1. The second part of G. Beckwith’s book deals with doctrine.
I found nothing of any real significance in Ouspensky’s formulations, as presented in the book, justifying G. Beckwith’s claim that Ouspensky “developed” Gurdjieff’s teaching. All that Ouspensky did was to put Gurdjieff’s “fragments”, enunciated not in a coherent logical sequence but according to Gurdjieff’s perception of situations and needs, into a different order according to subject matter and sequence.
All subsequent writers, Walker, Nicoll etc., did much the same. An author presenting the “system” is not giving ad hoc talks to a group of people who need to understand little by little and also put into practice what they are being taught. His/her job is to present the teaching clearly and, of course, in a logical sequence.
This can hardly be described as developing or enriching the ideas taken for presentation and use in teaching others. I find nothing that can be rightly called development in Ouspensky’s formulations.
2. There are two separate aspects in the system. Psychology (=bodies and centres) and cosmology (=Ray of Creation). It is to Gurdjieff’s credit that he connects the two showing that All Suns (note La in the large Cosmic Octave) correspond to man’s Fourth Body; Sun (note Sol) to Mental Body; All Planets to Astral and Earth to Physical Body (In Search of the Miraculous: 94).
Curiously G. Beckwith does not give us this correspondence, which should have been in O’s other publications. Otherwise, the psychology and cosmology are the well-known “fragments” taught by Gurdjieff.
3. Chapter 3 of part 2 deals with psychology and has two references to Ouspensky. Both are clever formulations saying something that Ouspensky does not in fact say.
The first explains that the key to impartial observation of whatever goes on in our psychology is “to know that what we see is not in fact our Self.” This, G. Beckwith explains, is what Ouspensky meant “by waking up conscience – the emotional realisation of the truth about ourselves as we are, which dissolves the buffers that conceal and keep our inconsistencies apart” (p 165).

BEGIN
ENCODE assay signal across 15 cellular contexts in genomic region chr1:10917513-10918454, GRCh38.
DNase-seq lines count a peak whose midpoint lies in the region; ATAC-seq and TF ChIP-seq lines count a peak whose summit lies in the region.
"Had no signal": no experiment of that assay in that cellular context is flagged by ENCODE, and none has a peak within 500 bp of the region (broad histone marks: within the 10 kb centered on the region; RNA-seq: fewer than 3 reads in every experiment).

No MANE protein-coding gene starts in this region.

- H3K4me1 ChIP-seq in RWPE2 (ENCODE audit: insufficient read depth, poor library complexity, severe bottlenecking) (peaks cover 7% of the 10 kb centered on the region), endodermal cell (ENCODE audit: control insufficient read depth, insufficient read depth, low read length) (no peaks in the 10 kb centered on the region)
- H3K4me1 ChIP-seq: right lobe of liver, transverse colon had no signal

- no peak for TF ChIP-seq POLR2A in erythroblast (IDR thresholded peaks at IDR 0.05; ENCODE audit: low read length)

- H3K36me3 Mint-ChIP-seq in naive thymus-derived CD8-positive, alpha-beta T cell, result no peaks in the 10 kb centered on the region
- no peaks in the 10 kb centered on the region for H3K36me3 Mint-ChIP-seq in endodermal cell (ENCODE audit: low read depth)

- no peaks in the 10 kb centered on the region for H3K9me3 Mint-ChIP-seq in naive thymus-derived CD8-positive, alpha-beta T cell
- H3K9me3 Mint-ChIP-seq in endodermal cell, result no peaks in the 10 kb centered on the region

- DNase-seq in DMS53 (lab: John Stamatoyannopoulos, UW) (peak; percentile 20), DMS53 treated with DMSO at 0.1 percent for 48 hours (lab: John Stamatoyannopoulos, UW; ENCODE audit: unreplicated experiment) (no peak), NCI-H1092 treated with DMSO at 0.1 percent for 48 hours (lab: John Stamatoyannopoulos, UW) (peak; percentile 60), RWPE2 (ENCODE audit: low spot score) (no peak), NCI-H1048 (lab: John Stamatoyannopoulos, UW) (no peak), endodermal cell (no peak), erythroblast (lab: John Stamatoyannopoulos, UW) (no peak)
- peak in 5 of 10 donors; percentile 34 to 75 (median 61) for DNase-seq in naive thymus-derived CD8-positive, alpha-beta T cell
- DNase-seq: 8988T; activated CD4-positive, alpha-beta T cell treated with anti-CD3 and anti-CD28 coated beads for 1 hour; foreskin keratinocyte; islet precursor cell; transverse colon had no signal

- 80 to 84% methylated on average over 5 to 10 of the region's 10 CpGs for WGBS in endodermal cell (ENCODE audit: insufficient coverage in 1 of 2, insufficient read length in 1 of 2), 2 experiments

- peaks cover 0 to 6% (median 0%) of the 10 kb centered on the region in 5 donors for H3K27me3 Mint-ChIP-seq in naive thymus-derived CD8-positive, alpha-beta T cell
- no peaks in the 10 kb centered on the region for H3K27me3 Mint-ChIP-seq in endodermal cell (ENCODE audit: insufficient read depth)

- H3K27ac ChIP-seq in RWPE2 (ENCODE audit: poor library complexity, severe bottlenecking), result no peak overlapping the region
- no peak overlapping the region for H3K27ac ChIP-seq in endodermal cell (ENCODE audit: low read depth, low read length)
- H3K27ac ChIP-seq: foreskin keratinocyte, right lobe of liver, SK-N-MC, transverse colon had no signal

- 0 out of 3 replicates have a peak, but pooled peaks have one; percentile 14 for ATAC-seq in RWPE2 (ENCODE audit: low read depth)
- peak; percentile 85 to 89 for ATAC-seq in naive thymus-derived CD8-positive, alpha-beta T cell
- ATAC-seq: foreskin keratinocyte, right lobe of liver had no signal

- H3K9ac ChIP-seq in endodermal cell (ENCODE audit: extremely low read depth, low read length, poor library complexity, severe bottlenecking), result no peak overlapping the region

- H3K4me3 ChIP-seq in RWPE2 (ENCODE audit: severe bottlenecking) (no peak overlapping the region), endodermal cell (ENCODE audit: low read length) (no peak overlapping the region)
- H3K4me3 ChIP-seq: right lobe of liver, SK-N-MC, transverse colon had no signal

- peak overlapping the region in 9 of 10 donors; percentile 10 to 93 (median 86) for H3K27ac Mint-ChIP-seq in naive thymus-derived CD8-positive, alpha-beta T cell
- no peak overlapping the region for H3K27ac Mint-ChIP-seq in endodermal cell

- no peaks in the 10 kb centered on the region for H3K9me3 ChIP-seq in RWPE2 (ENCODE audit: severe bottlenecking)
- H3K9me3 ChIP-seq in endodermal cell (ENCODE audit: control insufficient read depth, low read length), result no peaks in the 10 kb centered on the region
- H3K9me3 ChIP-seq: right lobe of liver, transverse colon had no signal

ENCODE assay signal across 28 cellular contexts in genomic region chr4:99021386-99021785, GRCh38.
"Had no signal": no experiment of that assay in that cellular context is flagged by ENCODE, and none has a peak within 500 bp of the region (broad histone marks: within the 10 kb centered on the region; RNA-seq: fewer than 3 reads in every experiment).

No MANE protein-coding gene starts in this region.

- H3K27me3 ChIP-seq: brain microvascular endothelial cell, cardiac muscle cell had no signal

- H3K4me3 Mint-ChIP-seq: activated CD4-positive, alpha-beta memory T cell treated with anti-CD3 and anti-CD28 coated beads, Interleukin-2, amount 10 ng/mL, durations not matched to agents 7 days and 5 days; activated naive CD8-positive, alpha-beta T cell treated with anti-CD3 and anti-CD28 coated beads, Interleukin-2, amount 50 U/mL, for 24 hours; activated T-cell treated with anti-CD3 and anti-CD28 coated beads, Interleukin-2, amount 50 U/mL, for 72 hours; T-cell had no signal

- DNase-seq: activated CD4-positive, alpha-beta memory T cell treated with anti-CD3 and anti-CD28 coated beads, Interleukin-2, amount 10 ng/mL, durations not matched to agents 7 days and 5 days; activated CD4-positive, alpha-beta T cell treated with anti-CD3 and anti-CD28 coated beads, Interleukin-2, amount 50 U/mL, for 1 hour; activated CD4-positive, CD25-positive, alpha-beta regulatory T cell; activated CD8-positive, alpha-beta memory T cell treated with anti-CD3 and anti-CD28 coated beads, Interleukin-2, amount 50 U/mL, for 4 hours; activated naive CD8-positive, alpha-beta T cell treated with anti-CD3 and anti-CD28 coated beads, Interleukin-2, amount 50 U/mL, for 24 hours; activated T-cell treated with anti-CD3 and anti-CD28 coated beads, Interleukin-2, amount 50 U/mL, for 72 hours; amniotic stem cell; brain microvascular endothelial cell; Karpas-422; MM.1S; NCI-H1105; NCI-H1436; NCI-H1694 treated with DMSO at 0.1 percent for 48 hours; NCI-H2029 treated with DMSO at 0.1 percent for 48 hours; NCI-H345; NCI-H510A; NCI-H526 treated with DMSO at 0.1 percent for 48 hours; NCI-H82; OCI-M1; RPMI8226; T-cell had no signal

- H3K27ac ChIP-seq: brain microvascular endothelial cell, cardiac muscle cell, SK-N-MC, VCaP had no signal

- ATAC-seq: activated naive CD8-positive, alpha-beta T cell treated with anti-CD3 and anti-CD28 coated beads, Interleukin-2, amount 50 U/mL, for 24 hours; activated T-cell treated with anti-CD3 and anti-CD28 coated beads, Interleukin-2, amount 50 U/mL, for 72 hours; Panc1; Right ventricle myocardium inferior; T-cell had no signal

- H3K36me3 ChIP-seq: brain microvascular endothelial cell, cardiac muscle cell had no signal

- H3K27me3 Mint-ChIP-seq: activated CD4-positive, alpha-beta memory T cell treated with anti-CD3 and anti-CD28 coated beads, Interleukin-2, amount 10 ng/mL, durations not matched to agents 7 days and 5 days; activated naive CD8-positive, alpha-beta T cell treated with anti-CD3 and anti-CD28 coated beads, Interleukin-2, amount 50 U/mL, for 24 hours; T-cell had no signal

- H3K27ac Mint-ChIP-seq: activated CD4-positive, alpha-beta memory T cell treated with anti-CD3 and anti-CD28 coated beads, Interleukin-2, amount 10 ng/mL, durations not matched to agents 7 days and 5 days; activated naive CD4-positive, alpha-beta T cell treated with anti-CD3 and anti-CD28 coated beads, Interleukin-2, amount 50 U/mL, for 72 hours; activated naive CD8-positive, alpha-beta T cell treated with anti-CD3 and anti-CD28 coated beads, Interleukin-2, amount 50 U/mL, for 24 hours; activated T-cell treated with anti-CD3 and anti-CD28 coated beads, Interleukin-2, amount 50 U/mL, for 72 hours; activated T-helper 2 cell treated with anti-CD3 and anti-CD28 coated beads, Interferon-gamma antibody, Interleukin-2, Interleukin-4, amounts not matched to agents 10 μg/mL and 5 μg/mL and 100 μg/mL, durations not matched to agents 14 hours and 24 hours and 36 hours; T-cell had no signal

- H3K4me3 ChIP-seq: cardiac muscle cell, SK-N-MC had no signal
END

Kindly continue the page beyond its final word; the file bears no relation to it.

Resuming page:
However, this is may be what Ouspensky meant somehow, but what he was saying in January 1939 is this (ch7, A Further Record… 1928-1945, “Work.”): “Work is… self-study… [it] includes acquiring knowledge and control of oneself.
In chapter 8 “Will” (subsection “Effort” in Feb 1935): “The efforts we can do are efforts of self-observation and self-remembering”.
In both of these cases the self is an object not the subject, i.e. “I am not what I am observing and I remember myself to be above these functions”.
4. One second instance is even more astonishingly devious. G. Beckwith starts with a consideration of stillness and samādhi (subsection “Stillness – the basis of practice”, p171). He has reference to Śankarācārya and a lovely excerpt from Ramana Maharshi’s Tripura Rahasya ‘The Mystery beyond the Trinity’. Then he gives a very interesting passage from Dr. Roles on “Silence” (in 1981) which is a mixture of Śankarācārya and Ouspensky: “If we pay more attention to those pauses [between activities] and lengthen them so that the present moment can be prolonged – this is another of Mr. Ouspensky’s teaching. A present moment can be a ten thousandth of a second or it can be three seconds, the time of a single breath; it can be 24 hours, a moment of organic life on earth… “
Yes, except that this is Dr. Roles and Śankarācārya, not Ouspensky! Nowhere in his writings does Ouspensky say anything about prolonging or expanding the present moment with a pause between activities. What Ouspensky says is that by trying to remember himself he could prolong certain sensations (=seeing sleeping people walking!) but did not connect it with expansion of time (In Search… 265).
In any case Ouspensky’s notions of time as breath came from Gurdjieff (In Search… 213,333).